An L.A. Times article questions the ethics of commentary by University of Arizona law school professor, Brent T. White, on his recent paper, Underwater and Not Walking Away: Shame, Fear and the Social Management of the Housing Crisis:
"Homeowners should be walking away in droves," White said. "But they aren't. And it's not because the financial costs of foreclosure outweigh the benefits."
Sure, credit scores get whacked when you walk away, he acknowledges. But as long as you stay current with other creditors, "one can have a good credit rating again -- meaning above 660 -- within two years after a foreclosure."
Better yet, homeowners can default "strategically": Buy all the major items they'll need for the next couple of years -- a new car, even a new house -- just before they pull the plug on their current mortgage lender.
"Most individuals should be able to plan in advance for a few years of limited credit," White said, with minimal disruptions to their lifestyles.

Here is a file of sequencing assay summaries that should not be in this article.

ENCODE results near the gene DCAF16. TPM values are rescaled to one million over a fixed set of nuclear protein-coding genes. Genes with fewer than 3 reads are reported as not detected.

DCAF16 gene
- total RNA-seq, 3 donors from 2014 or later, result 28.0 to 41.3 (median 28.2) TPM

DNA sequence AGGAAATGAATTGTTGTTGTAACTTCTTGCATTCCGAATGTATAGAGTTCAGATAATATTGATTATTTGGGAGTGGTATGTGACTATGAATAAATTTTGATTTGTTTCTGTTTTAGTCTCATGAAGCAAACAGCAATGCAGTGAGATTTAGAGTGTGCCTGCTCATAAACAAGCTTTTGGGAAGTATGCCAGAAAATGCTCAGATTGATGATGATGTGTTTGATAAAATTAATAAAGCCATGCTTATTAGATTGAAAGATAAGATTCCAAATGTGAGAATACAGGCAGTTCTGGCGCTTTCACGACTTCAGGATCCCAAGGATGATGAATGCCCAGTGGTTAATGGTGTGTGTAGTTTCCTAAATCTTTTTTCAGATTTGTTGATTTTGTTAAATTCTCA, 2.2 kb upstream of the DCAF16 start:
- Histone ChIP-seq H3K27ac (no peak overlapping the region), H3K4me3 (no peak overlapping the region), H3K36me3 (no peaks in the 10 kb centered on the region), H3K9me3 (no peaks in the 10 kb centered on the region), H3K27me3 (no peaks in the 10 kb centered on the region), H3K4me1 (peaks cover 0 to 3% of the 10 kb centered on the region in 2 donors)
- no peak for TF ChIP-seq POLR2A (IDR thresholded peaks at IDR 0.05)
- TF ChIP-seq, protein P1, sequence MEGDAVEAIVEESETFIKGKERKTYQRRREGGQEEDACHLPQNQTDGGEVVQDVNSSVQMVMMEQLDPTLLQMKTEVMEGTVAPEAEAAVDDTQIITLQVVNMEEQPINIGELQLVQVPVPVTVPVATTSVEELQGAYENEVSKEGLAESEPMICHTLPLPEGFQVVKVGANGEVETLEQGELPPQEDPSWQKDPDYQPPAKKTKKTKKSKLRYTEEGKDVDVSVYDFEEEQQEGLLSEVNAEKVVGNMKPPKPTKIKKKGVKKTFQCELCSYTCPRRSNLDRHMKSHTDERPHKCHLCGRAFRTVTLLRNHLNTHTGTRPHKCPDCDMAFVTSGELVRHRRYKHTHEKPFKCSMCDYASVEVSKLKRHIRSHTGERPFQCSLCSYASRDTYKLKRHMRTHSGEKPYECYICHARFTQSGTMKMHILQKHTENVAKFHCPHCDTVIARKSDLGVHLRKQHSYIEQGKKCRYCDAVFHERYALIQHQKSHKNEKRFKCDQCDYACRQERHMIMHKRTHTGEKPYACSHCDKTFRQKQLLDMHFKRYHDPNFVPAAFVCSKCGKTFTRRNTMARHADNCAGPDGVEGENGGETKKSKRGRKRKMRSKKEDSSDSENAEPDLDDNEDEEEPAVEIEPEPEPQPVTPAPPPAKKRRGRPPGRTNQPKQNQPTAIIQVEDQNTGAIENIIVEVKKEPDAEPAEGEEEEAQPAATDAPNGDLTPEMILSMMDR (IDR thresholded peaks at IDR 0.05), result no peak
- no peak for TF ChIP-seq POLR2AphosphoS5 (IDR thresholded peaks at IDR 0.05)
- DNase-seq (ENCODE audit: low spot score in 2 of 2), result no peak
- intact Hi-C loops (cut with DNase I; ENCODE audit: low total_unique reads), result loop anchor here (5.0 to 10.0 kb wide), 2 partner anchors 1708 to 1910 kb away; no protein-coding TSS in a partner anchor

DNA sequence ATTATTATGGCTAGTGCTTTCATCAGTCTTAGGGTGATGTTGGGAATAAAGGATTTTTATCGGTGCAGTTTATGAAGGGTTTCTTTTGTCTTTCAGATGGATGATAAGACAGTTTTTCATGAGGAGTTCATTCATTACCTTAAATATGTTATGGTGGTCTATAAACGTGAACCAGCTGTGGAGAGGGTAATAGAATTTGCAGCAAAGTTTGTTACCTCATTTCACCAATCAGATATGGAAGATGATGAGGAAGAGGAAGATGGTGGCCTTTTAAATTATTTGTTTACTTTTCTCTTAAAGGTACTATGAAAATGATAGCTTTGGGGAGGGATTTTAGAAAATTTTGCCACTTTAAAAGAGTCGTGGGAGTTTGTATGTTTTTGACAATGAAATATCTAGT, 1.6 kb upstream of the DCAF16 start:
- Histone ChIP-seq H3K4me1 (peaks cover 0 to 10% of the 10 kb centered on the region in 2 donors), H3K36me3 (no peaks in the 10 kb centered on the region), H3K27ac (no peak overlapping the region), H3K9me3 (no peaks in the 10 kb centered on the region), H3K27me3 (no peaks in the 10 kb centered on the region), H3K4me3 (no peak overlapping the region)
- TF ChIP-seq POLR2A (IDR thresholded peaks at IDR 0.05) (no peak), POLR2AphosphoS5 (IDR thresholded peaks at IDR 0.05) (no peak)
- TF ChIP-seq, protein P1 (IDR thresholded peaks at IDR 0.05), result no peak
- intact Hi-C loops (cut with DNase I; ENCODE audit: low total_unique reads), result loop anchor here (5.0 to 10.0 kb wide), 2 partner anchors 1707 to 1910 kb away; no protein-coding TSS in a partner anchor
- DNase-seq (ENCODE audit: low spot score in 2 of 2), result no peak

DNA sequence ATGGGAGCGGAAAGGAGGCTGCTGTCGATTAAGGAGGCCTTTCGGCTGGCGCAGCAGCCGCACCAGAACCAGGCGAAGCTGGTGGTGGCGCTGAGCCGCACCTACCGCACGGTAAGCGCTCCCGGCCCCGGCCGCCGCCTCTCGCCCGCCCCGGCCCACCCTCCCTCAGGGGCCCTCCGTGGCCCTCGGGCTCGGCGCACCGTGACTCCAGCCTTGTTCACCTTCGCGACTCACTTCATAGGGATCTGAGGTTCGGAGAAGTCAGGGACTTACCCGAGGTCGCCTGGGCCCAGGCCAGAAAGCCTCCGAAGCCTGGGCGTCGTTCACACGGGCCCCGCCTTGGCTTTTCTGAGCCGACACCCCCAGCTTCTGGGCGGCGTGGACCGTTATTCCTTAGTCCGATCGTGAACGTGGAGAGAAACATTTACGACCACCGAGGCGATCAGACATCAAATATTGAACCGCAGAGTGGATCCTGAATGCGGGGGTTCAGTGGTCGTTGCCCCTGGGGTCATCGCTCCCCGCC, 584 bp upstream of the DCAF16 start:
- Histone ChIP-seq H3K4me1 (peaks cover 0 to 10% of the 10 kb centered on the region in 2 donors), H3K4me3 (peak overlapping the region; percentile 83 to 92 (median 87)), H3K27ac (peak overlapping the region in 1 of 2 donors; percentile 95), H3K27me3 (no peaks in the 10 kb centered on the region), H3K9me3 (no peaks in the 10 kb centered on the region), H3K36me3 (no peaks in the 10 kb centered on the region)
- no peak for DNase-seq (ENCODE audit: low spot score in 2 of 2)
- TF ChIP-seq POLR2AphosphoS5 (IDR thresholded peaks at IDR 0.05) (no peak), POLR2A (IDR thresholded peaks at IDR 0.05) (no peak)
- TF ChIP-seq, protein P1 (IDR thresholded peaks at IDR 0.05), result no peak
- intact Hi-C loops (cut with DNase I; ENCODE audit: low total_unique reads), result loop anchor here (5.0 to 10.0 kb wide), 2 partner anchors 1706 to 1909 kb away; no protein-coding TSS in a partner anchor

What kind of law school professorial advice is this? Aren't mortgages legal contracts? In so-called anti-deficiency states such as California and Arizona, mortgage lenders have limited or no legal rights to pursue defaulting homeowners' assets beyond the house itself, White said. In other states, lenders may decide that it is not worth the legal expense to pursue walkaways, or consumers may be able to find flaws in the mortgage documents, disclosures or underwriting to challenge the original contract
- Garry J. Wise, Toronto